Jul 6, 2014 | 11:43 pm

     
  11. Marketman says:

    betty, OMG, garlic in Manila and Cebu is now upwards of $8 a KILO! 6-7x the normal price due to production shortages and problems with imports.

    And those tomatoes, I would be ecstatic if I could grow even just three kinds of tomatoes! Western heirlooms are so hard to grow in the Philippines due to the weather conditions and possibly the type of soil as well. Nico has spent two years figuring out how to raise them and is still struggling with small crops. I think the variance in daytime to nighttime temperatures isn’t big enough and perhaps the bugs are hard to keep at bay. I have to remember to schedule a trip to your neck of the woods in August or so when your tomatoes should be utterly spectacular!

    Jul 6, 2014 | 11:55 pm

     
  12. Nacho says:

    MM, If there are people willing to pay P400/ kilo for Heirloom tomatoes, I would be willing to look into growing them. I just never thought there would be a market for them at those prices. I should probably start looking into it again.

    Jul 7, 2014 | 2:42 am

     
  13. Debbie says:

    Happy 50th birthday Mrs. MM! MM, the roses are gorgeous!

    BettyQ, you should post pictures of your heirloom tomatoes! I planted some last year but didn’t fare well since it didn’t get enough sun. This year, I tried planting them in pots and moved them to a spot where there’s lots of sun during the day, have 6 varieties growing well. I love heirloom tomatoes, use them for salads, with fresh mozzarella cheese and basil!

    Jul 7, 2014 | 3:23 am

     
  14. Footloose says:

    @Debbie, BettyQ, you should post pictures of your heirloom tomatoes!

    Not the ones that look like peter peppers though; I doubt whether those would be condoned in this here blog. I’m just curious though whether they are a product of natural selection or genetic engineering at the Muppets’ adult labs?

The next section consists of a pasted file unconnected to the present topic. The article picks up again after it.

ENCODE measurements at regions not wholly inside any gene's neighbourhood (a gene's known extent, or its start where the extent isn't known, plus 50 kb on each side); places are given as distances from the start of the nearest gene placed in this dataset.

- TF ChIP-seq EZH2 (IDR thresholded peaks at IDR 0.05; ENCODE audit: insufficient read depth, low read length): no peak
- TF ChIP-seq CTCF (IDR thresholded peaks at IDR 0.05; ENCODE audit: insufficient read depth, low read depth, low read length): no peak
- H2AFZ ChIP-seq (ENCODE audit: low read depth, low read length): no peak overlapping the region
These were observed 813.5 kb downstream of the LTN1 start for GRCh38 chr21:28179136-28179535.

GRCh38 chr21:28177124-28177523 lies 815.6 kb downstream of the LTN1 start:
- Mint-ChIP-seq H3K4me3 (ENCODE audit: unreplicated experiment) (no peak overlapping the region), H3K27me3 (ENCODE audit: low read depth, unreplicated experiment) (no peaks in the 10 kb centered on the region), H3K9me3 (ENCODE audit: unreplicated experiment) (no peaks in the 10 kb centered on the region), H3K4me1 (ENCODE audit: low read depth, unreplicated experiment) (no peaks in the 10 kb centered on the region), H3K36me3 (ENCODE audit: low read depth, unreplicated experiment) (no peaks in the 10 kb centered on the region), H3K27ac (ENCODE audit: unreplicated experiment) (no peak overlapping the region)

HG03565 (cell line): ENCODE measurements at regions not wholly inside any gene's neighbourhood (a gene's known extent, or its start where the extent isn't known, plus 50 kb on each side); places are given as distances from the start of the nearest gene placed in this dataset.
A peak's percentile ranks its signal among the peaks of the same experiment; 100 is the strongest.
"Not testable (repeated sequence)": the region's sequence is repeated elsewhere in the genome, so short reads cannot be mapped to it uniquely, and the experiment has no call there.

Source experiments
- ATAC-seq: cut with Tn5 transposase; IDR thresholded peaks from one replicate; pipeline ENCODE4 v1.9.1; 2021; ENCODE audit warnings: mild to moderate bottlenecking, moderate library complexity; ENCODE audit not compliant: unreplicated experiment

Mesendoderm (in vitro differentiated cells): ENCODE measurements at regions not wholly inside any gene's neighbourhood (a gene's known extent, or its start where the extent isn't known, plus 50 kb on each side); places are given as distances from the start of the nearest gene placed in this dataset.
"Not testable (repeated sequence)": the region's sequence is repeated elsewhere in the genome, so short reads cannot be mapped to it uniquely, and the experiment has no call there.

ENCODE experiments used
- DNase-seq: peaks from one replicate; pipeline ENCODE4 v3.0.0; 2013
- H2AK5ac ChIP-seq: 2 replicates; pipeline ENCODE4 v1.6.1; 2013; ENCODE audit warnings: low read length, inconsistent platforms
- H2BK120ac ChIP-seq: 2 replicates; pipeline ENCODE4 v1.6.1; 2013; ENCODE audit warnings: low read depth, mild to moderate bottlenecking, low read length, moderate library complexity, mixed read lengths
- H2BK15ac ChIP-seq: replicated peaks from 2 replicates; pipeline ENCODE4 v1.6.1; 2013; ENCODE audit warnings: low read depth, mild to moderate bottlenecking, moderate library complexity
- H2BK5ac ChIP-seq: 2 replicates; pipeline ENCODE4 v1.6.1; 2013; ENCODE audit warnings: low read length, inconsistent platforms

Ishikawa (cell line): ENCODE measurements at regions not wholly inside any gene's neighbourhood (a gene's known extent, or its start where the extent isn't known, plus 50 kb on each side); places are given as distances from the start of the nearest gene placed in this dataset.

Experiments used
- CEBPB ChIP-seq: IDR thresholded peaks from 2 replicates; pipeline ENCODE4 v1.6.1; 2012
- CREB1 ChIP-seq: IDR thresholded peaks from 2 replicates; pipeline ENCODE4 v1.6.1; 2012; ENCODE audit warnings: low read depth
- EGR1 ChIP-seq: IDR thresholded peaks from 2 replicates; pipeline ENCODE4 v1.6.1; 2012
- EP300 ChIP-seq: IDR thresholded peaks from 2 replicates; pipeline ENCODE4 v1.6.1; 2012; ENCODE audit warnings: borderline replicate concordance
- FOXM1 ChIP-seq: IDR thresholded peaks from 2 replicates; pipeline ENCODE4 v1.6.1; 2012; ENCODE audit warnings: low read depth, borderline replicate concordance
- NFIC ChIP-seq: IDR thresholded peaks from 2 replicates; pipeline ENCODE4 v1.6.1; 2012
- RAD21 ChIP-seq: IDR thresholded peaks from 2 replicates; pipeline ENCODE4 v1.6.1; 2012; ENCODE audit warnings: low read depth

Jul 7, 2014 | 4:46 am

     
  15. Marketman says:

    Footloose, hahaha, for you, photos of tomatoes like peter peppers will be welcomed. And yes, betty, would love to see a photo of the garden and tomatoes! Nacho, I think the high end restaurants would definitely be willing to consider heirlooms even at those prices. Wait till you see how they look on a serving platter.

    Jul 7, 2014 | 5:57 am

     
  16. Junb says:

    happy Birthday Mrs MM…. Heirlooms tomatoes here in Singapore are around P1000/kilo and not much choices. If Philippines can produce its own version there’s definitely a market if not local then overseas where organic are dominated by thailand and Australia.

    Jul 7, 2014 | 7:08 am

     
  17. Junb says:

    betty Q, I can’t wait to see your farm! Please do share some photos :)

    Jul 7, 2014 | 7:15 am

     
  18. Footloose says:

    Could it be that they are called heirloom tomatoes because you need a bank loan to buy them and then your debt gets passed down to your heirs and successors?

    Jul 7, 2014 | 9:47 am

     
  19. myra_p says:

    @Nacho, you can do it!

    @Marketman, these organic roses were the precursor of all their edible/culinary flowers. I use them ALL THE TIME, and most recently for a bridal fair where everyone thought they were either fake or dyed.

    I love telling them it’s local and organic :)

    Jul 7, 2014 | 9:54 am

     
  20. ConnieC says:

    Happy 50th Mrs. MM!!!

    Footloose, thanks for the Andy Williams link….gives life and meaning to the flowers that MM got for Mrs. MM and it made me swoon!